"Felkelek és futok."

Translation:I get up and I run.

July 2, 2016

This discussion is locked.


Does this mean "get up" in the sense of standing up or in the sense of waking up?


It can mean both but the first thing that comes to a native speaker's mind without further context is that he gets up from bed after waking up.


Exactly. And if you say: Felkelek és futok tovább, I would think of the other case - falling and standing up.


Köszönöm a választ! :D


felébred - to wake up felkel - to get up


I've upvoted you for these two verbs but it would be helpful if you could give the Hungarian infinitive forms for complete agreement if you're going to give the English infinitive forms. Thanks.




The dictionary forms in Hungarian are actually third person singular present indicative indefinite. These have the same function when discussing verbs in English or French etc as using the infinitive.


Also applies to the sun rising. A nap felkel.


Does anyone else have trouble hearing "l" next to other consonants? Are l's supposed to be silent or nearly so when next to consonants like in lany or the first l in felkelek?


Prepare for it in real life, some people keeps that L silent. But here the audio is fine for me, too.

(The silent L counts less educated or dialect)


I hear it quite clearly.


Mé' nem jó a "wake up"? Jelentettem, de írjátok meg, ha rosszul tudom, hogy az is helyes. (Translation: why "wake up" is not accepted? I reported it, but please write if I am wrong.)


wake up = felébredni, get up = felkelni


Layman's guess, but I think "waking up" is better translated with felébred while felkel is the act of rising, getting up, actually getting out of bed.


I often wake up a few hours before I get up. I have depression ...


What's the difference between kel and felkel?


The former is infinitive, the latter is first person singular conjugation. :)
Kel is the act of getting up. Added prefixes give the verb a more finite feeling, actually being upright in the end, which you need to be if you want to go running.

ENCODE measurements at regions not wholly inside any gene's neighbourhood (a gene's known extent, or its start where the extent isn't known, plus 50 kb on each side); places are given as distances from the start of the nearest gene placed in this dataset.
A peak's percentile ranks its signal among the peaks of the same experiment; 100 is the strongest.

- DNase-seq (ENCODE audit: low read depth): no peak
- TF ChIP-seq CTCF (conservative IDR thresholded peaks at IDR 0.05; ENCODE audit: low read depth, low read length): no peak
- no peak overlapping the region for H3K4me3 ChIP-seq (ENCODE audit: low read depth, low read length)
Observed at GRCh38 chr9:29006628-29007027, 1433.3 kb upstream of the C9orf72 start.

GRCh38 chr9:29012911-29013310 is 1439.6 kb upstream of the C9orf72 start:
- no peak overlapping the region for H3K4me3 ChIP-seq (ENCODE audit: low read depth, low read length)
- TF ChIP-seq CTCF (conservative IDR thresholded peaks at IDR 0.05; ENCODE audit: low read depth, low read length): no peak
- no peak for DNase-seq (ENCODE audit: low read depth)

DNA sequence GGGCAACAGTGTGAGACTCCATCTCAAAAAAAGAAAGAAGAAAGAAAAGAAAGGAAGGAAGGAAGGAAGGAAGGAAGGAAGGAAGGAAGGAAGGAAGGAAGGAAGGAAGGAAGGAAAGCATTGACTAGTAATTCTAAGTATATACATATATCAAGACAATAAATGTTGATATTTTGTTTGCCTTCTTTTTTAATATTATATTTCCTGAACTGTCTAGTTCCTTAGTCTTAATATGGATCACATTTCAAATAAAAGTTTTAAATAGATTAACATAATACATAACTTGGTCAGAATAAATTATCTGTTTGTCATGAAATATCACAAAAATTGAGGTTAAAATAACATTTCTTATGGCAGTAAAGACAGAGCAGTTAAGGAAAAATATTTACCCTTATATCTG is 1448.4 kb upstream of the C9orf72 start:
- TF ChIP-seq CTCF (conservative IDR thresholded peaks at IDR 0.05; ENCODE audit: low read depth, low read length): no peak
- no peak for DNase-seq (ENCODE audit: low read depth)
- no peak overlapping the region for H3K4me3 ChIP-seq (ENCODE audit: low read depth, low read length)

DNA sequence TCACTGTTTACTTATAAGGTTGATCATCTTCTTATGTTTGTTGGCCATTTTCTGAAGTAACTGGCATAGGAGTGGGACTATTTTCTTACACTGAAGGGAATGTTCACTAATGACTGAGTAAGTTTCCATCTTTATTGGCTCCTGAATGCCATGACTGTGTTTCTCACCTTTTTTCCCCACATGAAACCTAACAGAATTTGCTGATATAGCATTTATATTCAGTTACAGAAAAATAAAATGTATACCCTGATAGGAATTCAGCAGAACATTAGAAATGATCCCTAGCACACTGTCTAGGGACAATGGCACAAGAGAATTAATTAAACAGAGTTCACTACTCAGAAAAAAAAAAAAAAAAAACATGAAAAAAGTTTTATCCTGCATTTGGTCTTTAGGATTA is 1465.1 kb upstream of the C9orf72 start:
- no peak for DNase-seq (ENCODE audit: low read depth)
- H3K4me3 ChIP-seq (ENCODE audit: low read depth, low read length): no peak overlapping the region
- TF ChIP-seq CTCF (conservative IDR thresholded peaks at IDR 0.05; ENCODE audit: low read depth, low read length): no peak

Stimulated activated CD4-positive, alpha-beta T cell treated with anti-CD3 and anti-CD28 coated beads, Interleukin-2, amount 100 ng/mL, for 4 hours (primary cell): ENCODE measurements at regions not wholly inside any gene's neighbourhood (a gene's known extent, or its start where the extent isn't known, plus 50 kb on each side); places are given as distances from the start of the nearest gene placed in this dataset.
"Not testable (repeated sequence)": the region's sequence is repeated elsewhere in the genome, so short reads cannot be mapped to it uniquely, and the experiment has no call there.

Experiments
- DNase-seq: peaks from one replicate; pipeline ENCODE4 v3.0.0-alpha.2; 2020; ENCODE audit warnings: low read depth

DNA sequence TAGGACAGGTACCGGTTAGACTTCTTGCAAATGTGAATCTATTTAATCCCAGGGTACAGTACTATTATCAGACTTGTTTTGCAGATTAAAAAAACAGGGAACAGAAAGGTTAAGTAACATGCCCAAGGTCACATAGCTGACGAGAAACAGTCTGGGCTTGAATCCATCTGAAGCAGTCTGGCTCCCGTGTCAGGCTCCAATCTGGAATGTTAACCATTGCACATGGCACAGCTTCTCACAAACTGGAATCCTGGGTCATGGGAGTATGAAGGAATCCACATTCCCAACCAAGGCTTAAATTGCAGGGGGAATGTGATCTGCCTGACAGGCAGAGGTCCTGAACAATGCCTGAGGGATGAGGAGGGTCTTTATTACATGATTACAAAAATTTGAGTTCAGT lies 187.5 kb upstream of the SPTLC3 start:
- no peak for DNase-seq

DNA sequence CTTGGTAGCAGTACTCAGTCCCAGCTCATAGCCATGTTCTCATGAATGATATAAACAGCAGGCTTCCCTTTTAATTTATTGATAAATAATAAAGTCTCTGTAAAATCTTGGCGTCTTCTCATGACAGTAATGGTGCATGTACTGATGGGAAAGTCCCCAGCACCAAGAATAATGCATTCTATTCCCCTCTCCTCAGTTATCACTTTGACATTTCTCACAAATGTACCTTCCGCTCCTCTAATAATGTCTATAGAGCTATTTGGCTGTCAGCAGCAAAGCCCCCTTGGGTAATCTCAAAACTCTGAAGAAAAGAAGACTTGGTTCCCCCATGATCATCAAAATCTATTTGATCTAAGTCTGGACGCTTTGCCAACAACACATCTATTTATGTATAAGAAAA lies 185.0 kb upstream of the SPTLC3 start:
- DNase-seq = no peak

I've changed my question, sorry for the mixed conjugation, that wasn't my concern, what does the fel prefix do was, and I really appreciate your time, but still haven't understood what it does.


It's a little hard to grok, so no sweat. Let me try an example:
It's 11 in the morning and your mother is kindly asking you from two rooms over "Felkelsz?" - Are you getting up? She wants you risen and ready, so she uses the finitive form with the prefix. Your answer, naturally, is "Kelek." - I'm getting up. You're in the process, but it's uncertain yet if you'll manage to get out of bed. Or you don't really plan to.

It might make a bit more sense once we get to talking about the past:

  • "Felkeltem." - I got up, out of bed, I'm ready for the day.
  • "Keltem." - I was in the process of getting up. Maybe I succeeded, but maybe the pillow suddenly started looking very snuggly and I lay down again.


How would you say 'I get up and GO running'?


"Felkelek és elmegyek futni" or "Felkelek és futni megyek". There is a very slight difference in meaning.


I get up and go running is marked incorrect, somewhat to my surprise


"go running" is not the same as "run". (SE above)


Could you also say 'I get up an run instead of 'I get up and I run'?


"I get up early and run" - any particular reason why this is not accepted?


There is no "early" in the sentence.

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